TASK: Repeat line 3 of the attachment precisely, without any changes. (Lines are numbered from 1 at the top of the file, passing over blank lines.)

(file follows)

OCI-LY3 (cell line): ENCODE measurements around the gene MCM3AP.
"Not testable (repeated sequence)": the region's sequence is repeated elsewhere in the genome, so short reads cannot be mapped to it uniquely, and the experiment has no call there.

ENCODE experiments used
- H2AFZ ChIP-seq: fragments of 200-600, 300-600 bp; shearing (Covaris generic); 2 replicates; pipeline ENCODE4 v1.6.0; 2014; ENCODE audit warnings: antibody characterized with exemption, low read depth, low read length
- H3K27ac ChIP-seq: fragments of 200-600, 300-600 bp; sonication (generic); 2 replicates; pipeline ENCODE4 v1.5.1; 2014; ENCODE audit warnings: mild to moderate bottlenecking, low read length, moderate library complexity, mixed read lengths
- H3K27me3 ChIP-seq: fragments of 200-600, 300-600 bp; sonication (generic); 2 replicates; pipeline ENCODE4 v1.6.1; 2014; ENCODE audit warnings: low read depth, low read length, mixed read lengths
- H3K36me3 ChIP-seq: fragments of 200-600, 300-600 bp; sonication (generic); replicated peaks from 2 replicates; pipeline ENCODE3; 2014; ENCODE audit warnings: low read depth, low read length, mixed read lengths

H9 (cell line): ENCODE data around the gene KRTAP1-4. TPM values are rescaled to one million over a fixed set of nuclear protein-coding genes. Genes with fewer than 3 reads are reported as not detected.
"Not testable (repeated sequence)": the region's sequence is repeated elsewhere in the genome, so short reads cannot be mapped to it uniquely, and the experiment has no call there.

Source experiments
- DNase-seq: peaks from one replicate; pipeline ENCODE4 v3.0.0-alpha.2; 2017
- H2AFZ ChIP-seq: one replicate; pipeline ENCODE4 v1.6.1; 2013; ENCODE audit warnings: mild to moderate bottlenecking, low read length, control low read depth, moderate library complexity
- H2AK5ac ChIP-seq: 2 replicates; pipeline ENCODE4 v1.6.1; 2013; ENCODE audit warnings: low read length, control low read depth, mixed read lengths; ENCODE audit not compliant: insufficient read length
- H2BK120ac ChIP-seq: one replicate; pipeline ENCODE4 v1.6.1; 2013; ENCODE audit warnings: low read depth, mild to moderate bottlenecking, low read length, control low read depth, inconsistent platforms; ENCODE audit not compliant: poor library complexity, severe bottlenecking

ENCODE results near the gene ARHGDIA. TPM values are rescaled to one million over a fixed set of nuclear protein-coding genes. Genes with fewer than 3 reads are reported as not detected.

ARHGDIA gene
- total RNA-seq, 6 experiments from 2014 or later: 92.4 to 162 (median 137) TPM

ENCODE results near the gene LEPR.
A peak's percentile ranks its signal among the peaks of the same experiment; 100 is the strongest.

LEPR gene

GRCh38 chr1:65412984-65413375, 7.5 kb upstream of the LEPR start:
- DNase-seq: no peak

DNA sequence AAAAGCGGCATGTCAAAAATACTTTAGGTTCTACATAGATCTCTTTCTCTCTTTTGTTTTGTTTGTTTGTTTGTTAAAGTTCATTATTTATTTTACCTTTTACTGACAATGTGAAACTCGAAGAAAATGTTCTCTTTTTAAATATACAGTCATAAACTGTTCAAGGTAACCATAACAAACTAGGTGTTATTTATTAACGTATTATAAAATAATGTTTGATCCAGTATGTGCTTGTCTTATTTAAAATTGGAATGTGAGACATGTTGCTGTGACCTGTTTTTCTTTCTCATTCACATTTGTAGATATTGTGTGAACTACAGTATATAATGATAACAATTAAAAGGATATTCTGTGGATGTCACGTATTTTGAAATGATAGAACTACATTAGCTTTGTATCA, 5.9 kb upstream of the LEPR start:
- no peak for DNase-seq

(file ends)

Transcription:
ENCODE experiments used